My friend drove me to the airport at the ungodly hour of 5:10 am, arriving in Palanga at 5:43.  I knew I was in trouble and worried about it all night until check in.  I'd weighed my 1 large suitcase and knew there was no way I could escape paying overweight.  I only prayed for mercy.  The pleasant surprise was that, rather than 20 euros/kg. I was charged much less in litas.  Perhaps they were tired or took pity on me because I looked tired?  Not sure but I escaped a serious problem and took my too-heavy carry on and violin and handbag and satchel on board.  That too was a miracle these days.  By airports, my travels on Wednesday took me from Palanga, Lithuania, to Copenhagen to Athens to Cairo and finally to Beirut.  I did all that to arrive 5 hours earlier than the direct flight from Riga, Latvia.  I also was allowed more kgs. in luggage on SAS than Air Baltic.  Other than getting snagged in Athens at the Egypt Air desk and having to check my carry on (for free) the schedule worked perfectly.  I was not sorry to let them take my carry on after I retrieved my laptop.  It was too heavy.  They were right about that!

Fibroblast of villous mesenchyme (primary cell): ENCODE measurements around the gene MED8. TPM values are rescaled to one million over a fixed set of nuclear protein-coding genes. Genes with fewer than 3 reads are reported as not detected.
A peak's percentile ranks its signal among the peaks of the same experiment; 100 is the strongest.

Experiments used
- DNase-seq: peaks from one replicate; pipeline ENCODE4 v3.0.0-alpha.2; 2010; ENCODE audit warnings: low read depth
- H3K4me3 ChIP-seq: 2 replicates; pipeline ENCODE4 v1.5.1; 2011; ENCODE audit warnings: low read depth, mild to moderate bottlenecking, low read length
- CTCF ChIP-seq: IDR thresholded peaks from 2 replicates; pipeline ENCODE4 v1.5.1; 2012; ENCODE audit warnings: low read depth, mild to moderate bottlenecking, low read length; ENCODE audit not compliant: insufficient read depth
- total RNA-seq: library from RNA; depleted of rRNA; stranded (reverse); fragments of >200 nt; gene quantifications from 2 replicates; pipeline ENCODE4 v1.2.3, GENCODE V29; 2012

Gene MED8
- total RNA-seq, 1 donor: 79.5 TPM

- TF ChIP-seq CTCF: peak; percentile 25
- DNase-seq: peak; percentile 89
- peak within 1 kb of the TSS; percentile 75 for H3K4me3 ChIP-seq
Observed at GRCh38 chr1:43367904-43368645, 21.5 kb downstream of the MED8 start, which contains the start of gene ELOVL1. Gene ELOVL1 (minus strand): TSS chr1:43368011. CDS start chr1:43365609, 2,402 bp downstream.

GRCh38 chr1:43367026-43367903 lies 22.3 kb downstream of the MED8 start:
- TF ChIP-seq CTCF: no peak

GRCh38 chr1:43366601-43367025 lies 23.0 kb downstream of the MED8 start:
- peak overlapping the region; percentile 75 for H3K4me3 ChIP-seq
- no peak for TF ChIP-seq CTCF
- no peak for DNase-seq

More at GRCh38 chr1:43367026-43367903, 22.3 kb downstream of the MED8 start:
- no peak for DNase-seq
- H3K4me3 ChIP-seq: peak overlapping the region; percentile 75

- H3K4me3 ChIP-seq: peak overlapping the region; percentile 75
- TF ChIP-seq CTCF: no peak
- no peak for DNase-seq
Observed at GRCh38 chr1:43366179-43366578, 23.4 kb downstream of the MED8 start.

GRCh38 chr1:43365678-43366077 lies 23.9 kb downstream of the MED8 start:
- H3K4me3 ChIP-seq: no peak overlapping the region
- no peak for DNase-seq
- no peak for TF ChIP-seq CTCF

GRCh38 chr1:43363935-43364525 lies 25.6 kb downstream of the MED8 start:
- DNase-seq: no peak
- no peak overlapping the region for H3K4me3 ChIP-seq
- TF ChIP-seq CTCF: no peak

We were given a cold tray of snacks, juice, etc. on the final flight so that as soon as the sun went down observing Muslims could break the fast.  Sitting in my row with 2 Muslim men, I refrained from eating, putting the whole thing in the plastic sack provided for later.  As you'll see in the next post, that proved to be a smart thing for other reasons.  When we arrived, the sun was just going down which meant that every observing Muslim was on a mad dash for Iftar, the feast breaking the fast.  On the face of it, Ramadan sounds like a harsh sort of observance and, in the heat of the day, it is--not even any water for most people during the day.  On the other hand, the evening celebrations more than make up for any deprivations.  They also complicate, delay, and destroy any efficiency one might expect in services--here read, "Immigration."